Wednesday, October 16, 2013

The ugliness of hate

It was October of 1998 when I saw hate close to my community. It wasn't the first or last time, but was intense and horrifying. A couple of months after moving from Norfolk, VA to Denver, a young, gay college student named Matthew Shepard was beaten to death in Laramie, WY, a 2 1/2 hour drive from my cozy, safe apartment within a gay-friendly neighborhood in Denver.

I was shocked as the details of the beating of Matthew became public. Then a couple of days later he died in a hospital in Fort Collins.

To be fair, there is a new book about Matthew's murder that has just been published. I haven't read it. Apparently it's about Matthew's beating and murder not being about his sexuality.

From everything I had heard and read before I will find that difficult to believe. I'll let you know if I end up reading the book.

A year before I moved to Denver an African immigrant named Oumar Dia from Senegal had left the Hyatt (which is where I worked when arriving in Denver) and was waiting for a bus home. This was right across the street from the hotel. He was shot to death by a white supremacist who said to him "Are you ready to die for being a nigger?".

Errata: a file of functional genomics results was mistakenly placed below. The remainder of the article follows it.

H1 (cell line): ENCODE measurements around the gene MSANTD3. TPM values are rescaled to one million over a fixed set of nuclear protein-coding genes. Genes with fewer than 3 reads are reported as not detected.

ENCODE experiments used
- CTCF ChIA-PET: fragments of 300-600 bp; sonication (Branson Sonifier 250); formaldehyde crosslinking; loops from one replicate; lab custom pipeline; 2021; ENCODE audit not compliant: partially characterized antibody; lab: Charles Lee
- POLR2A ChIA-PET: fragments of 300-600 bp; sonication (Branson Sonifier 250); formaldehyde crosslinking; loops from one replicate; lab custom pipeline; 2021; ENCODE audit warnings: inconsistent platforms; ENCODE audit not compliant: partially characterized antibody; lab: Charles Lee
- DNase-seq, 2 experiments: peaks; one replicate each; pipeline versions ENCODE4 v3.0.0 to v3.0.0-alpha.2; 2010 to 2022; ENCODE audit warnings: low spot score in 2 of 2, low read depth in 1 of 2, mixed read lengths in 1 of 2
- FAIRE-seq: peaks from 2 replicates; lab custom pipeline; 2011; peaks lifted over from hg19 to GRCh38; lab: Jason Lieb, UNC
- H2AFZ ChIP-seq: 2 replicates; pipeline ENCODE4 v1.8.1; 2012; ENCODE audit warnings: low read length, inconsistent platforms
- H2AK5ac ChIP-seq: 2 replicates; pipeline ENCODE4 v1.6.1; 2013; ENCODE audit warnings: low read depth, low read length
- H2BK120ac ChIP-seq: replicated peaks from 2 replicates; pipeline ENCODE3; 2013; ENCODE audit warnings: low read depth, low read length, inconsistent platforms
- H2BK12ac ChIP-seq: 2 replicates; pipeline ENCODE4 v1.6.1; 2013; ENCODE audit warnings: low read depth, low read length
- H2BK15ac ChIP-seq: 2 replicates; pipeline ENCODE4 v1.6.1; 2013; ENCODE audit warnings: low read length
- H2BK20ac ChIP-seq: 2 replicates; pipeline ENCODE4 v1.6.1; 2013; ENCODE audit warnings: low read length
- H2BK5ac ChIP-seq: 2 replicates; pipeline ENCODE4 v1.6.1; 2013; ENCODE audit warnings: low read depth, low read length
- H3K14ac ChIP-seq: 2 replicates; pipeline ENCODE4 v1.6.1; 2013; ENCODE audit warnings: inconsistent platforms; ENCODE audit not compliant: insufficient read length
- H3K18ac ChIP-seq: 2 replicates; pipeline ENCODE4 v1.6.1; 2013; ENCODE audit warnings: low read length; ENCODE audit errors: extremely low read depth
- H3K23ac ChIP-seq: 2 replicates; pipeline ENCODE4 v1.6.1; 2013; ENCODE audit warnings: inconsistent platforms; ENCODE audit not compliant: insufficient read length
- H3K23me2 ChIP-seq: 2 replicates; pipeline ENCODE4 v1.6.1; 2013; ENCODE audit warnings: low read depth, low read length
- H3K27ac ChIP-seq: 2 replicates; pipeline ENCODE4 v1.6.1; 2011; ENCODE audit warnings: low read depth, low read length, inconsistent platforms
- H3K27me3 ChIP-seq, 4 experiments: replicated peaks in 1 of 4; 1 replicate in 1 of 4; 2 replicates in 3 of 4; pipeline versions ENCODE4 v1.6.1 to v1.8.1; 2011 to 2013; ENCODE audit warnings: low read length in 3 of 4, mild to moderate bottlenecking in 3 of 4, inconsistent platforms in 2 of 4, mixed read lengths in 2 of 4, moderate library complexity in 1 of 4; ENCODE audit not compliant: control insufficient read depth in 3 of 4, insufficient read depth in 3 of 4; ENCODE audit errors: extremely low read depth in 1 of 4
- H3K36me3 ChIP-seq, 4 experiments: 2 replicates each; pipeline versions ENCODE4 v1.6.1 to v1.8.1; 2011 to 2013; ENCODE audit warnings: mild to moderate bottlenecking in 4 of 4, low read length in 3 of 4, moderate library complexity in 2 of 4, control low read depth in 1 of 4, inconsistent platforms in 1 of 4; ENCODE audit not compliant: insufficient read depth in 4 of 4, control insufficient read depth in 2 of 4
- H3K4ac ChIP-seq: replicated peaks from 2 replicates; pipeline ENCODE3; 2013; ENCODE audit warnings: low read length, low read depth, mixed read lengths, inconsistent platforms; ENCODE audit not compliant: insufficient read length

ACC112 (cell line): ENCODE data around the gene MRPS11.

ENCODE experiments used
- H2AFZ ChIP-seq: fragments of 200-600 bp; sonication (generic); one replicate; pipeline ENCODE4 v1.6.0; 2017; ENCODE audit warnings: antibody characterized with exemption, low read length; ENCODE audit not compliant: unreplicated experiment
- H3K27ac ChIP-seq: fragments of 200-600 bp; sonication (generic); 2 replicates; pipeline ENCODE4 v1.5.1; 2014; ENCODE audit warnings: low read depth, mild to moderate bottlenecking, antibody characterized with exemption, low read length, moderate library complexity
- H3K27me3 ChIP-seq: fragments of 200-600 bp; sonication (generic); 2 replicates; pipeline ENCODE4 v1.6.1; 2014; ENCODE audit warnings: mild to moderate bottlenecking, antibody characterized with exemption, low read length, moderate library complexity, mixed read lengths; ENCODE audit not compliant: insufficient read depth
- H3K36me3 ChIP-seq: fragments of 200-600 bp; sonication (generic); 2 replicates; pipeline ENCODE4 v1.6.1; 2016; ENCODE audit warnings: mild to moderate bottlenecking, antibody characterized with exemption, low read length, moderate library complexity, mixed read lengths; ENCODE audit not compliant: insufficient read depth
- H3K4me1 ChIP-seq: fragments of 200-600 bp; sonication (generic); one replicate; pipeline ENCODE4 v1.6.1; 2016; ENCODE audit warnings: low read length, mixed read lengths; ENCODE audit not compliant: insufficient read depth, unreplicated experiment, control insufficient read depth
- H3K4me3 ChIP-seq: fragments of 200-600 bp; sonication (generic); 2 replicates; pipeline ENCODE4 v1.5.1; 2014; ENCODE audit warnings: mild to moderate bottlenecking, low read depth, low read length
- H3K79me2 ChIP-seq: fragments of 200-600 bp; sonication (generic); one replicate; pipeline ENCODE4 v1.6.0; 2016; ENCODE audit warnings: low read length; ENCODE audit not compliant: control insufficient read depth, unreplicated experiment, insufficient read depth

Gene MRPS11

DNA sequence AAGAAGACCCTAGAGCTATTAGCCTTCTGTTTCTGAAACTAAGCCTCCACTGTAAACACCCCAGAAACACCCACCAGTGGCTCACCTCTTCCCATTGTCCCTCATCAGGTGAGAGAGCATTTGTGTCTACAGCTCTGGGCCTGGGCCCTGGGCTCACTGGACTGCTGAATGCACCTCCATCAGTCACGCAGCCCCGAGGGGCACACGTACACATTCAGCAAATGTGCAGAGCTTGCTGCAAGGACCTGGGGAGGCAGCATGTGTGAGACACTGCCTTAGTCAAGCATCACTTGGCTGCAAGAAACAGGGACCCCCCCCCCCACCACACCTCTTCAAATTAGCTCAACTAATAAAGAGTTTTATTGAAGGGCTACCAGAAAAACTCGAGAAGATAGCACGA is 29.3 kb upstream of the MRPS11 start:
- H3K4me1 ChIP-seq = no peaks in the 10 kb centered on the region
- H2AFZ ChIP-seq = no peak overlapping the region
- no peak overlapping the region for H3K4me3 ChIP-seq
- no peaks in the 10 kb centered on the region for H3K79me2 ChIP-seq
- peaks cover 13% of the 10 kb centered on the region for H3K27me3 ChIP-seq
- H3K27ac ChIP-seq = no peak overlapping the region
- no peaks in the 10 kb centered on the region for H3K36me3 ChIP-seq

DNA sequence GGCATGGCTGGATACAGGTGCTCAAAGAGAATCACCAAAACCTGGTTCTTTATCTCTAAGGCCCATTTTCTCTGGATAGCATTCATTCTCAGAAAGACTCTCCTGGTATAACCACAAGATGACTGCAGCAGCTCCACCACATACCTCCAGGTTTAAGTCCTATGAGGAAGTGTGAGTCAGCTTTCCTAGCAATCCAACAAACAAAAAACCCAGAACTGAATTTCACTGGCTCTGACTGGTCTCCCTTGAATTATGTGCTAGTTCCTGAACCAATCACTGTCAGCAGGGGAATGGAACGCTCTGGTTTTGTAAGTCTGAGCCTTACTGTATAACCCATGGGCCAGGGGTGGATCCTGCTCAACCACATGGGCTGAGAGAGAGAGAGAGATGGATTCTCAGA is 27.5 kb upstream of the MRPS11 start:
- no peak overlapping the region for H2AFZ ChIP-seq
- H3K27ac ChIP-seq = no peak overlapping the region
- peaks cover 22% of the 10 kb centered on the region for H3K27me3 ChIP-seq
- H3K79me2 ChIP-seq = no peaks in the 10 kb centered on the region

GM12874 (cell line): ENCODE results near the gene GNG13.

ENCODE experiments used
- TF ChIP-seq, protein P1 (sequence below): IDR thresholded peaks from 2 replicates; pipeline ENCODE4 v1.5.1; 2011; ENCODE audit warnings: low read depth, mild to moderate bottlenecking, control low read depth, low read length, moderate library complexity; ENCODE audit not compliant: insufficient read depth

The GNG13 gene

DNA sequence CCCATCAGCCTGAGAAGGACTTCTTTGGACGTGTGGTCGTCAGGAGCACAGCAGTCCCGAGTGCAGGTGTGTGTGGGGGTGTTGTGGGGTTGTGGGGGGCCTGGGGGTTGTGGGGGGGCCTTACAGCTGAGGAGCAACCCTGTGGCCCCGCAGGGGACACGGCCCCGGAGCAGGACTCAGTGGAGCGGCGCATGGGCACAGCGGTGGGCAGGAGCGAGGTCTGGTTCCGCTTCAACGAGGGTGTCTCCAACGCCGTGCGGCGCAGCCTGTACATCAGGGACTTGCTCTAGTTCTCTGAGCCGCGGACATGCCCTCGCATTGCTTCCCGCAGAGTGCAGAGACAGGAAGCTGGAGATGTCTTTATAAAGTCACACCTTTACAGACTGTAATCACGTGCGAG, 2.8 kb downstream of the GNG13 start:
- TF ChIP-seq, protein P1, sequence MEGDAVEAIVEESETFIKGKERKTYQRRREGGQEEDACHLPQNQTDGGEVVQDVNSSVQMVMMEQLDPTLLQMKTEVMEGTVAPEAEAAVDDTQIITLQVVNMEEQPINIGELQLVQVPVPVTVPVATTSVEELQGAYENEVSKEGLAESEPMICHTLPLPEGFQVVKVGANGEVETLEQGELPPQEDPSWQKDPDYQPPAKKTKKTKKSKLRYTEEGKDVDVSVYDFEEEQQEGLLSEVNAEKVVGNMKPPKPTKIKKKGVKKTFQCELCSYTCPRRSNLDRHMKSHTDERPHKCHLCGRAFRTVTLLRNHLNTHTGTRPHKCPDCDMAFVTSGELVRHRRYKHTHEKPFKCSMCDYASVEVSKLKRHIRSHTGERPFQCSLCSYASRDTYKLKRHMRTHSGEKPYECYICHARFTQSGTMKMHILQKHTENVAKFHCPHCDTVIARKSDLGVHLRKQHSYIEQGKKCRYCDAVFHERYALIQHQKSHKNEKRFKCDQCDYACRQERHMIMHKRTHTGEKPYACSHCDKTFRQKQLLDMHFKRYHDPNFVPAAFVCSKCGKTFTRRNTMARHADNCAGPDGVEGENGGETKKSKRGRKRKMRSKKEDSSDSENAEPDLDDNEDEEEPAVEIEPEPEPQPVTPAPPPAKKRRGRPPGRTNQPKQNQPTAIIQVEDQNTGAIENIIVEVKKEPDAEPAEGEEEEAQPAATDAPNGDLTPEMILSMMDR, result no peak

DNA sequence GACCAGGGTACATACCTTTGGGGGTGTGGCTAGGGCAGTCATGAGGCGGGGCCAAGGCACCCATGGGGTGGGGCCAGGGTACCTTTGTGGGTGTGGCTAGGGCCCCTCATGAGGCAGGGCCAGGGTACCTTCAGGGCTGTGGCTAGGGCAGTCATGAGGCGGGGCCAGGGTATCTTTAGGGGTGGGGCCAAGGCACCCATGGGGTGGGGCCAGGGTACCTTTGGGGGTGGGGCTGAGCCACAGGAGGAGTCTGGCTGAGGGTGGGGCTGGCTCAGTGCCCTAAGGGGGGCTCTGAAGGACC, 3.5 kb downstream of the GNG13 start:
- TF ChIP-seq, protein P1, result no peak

I had personally experienced hate and hate-inspired violence before. Oh, and hate speech. Fag, faggot, fucking faggot, fairy were words that had been yelled at to me in my past. Once I was out of the closet I was out. No more going back in regardless of how uncomfortable that made people feel.

One is not born with hate. One is taught hate. Whether it's hatred towards gay folk, women, people of color, immigrants... the list could go on and on.

I believe that hatred and hate-filled acts happen because someone did not say something. No one spoke up to say hey, your way of thinking is messed up. Someone laughed at a joke that wasn't funny. Someone used a disparaging word just to feel comfortable with others or to look "cool".

Hate is present in every community. You don't have to accept it or allow it.

Each of us has the power to stop it.

Thanks for reading!

1 comment:

  1. I agree. People are not born with hate. Yet sadly, like a cancer, it too often consumes and destroys those afflicted. If only we could all follow the example of Matthew's Mother. God bless her, Matthew and all members of the Shepard family.